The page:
Your Journey to Financial Freedom

Your journey to financial freedom can seem daunting.  But remember, you don’t need to be a financial expert.  All you need is a solid foundation of basic financial education in order to make wise financial decisions and work effectively with your financial advisors.  To steady your course, here are eight basic principles of investing that you should know: (more…)

Kids Need Money Mentors

With the level of consumer debt skyrocketing and the cost of housing, education, and health care increasing at double digit rates, younger generations are facing unprecedented challenges to achieving economic security and financial independence.  Therefore, helping our youth to learn effective money management skills, and to adopt good financial habits and attitudes, is more important than ever.

So what can you do if you are worried about the financial future of your children, grandchildren, nieces, and nephews?  The place to start is by considering the positive influence you can have in shaping their financial well-being.  Next, think about and choose specific ways that you can be a proactive Money Mentor in their lives.  Here are suggestions and resources to get you started: (more…)

Does Goal-Setting Give You Stress?

This piece on goal-setting (reprinted with permission from Money Quotient) is one that I share with my clients during the initial stages of our Financial Life Planning ® goal-setting process. The article offers “7 Tips” for setting effective goals – insights that can help you laser-focus on the right goals for you. (more…)

The Art and Science of “Smarter” Spending

Although a number of studies have focused on the effect of income on happiness, Elizabeth Dunn, a social psychologist at the University of British Columbia, also wanted to understand the effect of spending choices on happiness.

For example, previous research clearly demonstrated that income has a predictably positive effect on level of happiness, but these levels remain flat over time even as income increases. This finding puzzled Dunn and she wanted to find out why happiness did not increase along with income. (more…)

Spring Cleaning

Come Clean: It’s Time To Clear Out The Clutter and Do Some Good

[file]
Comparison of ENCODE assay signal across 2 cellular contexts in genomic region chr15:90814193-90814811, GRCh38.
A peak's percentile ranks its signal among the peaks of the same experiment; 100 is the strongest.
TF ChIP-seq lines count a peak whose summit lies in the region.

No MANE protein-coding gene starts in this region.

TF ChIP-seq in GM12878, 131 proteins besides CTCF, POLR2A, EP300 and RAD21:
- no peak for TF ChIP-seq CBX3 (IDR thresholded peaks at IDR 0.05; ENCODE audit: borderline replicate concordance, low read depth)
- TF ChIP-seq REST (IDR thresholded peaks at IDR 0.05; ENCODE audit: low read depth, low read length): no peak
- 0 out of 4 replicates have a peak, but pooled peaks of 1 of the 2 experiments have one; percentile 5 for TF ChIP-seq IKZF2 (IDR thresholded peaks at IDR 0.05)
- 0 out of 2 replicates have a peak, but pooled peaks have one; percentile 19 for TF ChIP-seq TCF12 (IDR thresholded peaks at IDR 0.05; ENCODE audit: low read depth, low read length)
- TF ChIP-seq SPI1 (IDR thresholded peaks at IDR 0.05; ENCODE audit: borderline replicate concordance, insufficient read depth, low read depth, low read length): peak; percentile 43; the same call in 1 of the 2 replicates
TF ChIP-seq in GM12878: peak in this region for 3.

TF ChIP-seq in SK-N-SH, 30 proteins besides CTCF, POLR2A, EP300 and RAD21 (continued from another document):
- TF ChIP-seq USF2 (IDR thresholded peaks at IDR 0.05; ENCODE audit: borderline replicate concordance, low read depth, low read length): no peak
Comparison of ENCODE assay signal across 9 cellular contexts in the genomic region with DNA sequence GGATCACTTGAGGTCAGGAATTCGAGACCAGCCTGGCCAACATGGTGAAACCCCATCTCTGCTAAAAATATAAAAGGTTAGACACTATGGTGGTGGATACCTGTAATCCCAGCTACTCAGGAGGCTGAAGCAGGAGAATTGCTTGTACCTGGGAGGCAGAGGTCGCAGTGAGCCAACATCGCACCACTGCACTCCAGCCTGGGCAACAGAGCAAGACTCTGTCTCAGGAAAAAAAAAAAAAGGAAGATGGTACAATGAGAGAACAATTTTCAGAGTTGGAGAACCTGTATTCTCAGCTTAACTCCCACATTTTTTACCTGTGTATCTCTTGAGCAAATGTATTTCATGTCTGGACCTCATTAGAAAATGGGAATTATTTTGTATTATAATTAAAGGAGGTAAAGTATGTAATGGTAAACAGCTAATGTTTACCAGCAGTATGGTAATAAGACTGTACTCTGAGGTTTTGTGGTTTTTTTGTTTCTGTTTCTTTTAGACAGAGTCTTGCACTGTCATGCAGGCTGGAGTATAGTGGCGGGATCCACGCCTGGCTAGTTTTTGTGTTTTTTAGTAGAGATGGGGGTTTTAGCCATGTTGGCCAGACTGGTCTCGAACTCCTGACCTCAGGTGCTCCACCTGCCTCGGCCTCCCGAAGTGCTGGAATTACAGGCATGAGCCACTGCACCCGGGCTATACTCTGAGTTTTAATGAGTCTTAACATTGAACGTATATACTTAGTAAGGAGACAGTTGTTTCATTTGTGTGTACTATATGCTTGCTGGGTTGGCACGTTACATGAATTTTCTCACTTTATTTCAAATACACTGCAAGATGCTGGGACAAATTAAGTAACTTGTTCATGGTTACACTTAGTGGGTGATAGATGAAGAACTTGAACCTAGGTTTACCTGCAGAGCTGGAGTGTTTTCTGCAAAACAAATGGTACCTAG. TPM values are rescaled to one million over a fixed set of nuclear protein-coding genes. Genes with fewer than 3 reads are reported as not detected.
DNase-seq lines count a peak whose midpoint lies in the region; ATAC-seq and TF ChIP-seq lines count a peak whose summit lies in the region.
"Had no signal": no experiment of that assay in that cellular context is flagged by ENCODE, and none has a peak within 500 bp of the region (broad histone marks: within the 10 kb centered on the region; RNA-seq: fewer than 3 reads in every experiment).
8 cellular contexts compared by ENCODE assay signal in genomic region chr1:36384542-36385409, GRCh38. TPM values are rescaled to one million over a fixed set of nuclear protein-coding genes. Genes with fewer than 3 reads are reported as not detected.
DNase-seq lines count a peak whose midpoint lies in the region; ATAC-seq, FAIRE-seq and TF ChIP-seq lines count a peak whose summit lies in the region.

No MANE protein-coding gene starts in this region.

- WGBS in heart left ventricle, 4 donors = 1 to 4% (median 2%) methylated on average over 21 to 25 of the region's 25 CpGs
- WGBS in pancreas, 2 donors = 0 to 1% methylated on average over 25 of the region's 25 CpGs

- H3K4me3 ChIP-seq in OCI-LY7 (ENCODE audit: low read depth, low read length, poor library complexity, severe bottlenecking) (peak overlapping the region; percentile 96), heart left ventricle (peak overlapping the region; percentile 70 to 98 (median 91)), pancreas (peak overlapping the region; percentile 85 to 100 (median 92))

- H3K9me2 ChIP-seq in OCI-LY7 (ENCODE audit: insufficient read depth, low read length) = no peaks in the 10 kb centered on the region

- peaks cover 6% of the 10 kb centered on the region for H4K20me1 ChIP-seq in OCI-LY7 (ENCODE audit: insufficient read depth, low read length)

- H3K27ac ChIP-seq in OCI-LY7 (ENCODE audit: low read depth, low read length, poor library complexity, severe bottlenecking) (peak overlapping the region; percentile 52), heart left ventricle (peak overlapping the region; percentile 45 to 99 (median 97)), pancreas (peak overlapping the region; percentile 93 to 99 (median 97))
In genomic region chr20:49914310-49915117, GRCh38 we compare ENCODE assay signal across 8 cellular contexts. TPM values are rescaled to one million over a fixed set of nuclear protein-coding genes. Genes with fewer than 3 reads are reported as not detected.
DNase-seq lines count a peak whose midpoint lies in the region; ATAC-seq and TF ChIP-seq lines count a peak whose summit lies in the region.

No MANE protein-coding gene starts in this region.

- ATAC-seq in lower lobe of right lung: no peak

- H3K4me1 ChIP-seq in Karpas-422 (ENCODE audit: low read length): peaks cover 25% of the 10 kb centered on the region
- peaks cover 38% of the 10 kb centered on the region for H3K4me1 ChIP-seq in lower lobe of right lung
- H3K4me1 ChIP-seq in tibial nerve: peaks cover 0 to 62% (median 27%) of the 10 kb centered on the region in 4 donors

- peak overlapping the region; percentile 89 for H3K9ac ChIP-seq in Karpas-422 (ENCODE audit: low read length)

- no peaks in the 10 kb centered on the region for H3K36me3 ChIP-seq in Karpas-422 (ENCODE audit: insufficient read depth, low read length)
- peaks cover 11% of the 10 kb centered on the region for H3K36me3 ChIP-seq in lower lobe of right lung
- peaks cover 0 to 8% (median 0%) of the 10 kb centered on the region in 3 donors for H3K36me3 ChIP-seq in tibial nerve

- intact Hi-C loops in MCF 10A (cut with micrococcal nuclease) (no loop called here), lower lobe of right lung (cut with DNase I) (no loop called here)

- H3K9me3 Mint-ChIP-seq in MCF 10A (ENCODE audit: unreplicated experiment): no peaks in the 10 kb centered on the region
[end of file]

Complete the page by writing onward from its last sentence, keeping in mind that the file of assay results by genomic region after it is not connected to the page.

Let Those Treasures Go—And Make Room for What Matters to You

Unlike other icy, snowy and utterly frozen parts of the country, the Bay Area has been basking in some spring-like temperatures for a few weeks already. As the days get longer and the mercury edges upward, I’ve spotted plenty of my neighbors venturing outdoors and puttering around in their garages. (more…)

Why I (yes, I!) hired a financial planner

I wouldn’t dare try to replace the timing belt on my car. And I’d never cut my own hair—unless I was willing to wear a hat until my lopsided trim grew out. But financial planning … that’s another story. I am a financial planner. Helping people make smart money decisions is my passion and my career.

So why couldn’t I capably handle my family’s financial planning needs?

I’d pulled all our numbers together, but I hit a roadblock when I tried to find the right time and the right way to launch a discussion about money with my husband. I realized we needed to do what every one of my clients has been brave enough to do: Bring in a neutral, expert third party to lead the conversation and help us take action to reach our goals. (I admit I had a bit of a selfish motive, too: I hoped that working with a planner would help me better understand my clients’ experiences.) (more…)

Setting Goals That “Make Your Eyes Shine”

As I mentioned in a recent post, Are SMART Goals Wise? certain types of goal setting may actually be limiting rather than liberating. The principle of SMART goal setting is that your goals must be Specific, Measurable, Attainable, Realistic, and Tangible. I believe that while these types of goals can be helpful in some situations, they can pull us back into the frame of measurement and competitiveness, shutting down creativity and vision.

The only purpose of having goals is to make your eyes shine!” ~ Benjamin Zander (more…)

Five Steps To Financial Freedom, Or How Any Mom Can Get Her Financial Act Together

If your “to-do” pile contains a bulging file of paperwork for your tax return, you have plenty of company. The months leading up to April 15 are when everyone gathers and reviews their W-2 forms, investment statements and donation receipts.

The first few months the year—when your finances are front and center—is the perfect opportunity to start (or continue) building financial security. There’s nothing more powerful and comforting than feeling confident about your financial future. (more…)

Put Savings (and Yourself) First With a Budget

Americans, it seems, are spenders. Although personal savings rates have increased recently, they remain low by historical standards, as many people continue to spend beyond their means.

If you’re among those Americans who can’t seem to save, it might be time to create a budget. A budget allows you to understand where the money goes and may help you free up cash for important savings goals, such as college and retirement.

Getting Started

Setting up a budget will require some work, but the benefits more than offset the time invested. How you create your budget is up to you. You may choose a piece of financial planning software such as Quicken, or you may choose the paper and pencil route. The worksheet below is a simple yet inclusive budget that you can use to get started. (more…)

College Saving: 5 Mistakes to Avoid

Next to housing costs, paying for college may be the most significant financial commitment Bay Area families face. The average cost of attendance at public schools this year is $20,000 and for private, closer to $40,000 – for four years that is $80,000 to $160,000 per child! With this level of commitment, it is critical that parents have a college saving strategy that avoids these costly college saving mistakes. (more…)